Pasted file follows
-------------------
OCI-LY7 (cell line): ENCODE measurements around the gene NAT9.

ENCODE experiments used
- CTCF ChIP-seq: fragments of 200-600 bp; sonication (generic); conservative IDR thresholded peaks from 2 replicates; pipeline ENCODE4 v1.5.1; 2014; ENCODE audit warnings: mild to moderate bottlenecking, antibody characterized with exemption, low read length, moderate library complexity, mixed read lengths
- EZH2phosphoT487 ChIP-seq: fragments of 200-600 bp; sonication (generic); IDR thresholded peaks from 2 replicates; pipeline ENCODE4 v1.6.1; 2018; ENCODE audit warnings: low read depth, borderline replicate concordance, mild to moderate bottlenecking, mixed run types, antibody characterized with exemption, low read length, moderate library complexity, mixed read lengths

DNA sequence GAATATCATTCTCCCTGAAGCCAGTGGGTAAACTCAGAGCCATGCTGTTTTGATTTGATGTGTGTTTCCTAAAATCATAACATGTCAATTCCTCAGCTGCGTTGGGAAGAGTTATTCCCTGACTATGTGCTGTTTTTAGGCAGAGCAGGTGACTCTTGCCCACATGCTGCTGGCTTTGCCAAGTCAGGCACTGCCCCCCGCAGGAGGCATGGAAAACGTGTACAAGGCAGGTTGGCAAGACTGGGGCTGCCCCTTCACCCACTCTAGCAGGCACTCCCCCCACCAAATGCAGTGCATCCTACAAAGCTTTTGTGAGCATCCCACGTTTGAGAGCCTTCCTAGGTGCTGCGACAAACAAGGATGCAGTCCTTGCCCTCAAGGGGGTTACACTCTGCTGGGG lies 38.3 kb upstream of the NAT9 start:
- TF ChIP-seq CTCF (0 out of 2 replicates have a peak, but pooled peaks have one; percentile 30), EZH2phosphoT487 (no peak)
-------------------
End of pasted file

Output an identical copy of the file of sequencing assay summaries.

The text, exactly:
OCI-LY7 (cell line): ENCODE measurements around the gene NAT9.

ENCODE experiments used
- CTCF ChIP-seq: fragments of 200-600 bp; sonication (generic); conservative IDR thresholded peaks from 2 replicates; pipeline ENCODE4 v1.5.1; 2014; ENCODE audit warnings: mild to moderate bottlenecking, antibody characterized with exemption, low read length, moderate library complexity, mixed read lengths
- EZH2phosphoT487 ChIP-seq: fragments of 200-600 bp; sonication (generic); IDR thresholded peaks from 2 replicates; pipeline ENCODE4 v1.6.1; 2018; ENCODE audit warnings: low read depth, borderline replicate concordance, mild to moderate bottlenecking, mixed run types, antibody characterized with exemption, low read length, moderate library complexity, mixed read lengths

DNA sequence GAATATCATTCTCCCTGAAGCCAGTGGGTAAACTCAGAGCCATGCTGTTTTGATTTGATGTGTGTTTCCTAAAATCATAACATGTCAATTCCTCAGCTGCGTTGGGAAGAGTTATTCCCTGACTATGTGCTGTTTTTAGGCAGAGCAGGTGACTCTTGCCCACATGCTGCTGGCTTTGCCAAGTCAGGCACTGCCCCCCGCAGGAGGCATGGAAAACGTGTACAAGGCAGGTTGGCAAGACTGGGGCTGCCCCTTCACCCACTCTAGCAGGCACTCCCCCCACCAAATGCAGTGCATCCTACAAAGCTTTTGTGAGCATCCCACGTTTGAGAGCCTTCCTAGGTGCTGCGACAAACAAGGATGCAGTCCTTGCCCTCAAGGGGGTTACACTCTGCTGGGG lies 38.3 kb upstream of the NAT9 start:
- TF ChIP-seq CTCF (0 out of 2 replicates have a peak, but pooled peaks have one; percentile 30), EZH2phosphoT487 (no peak)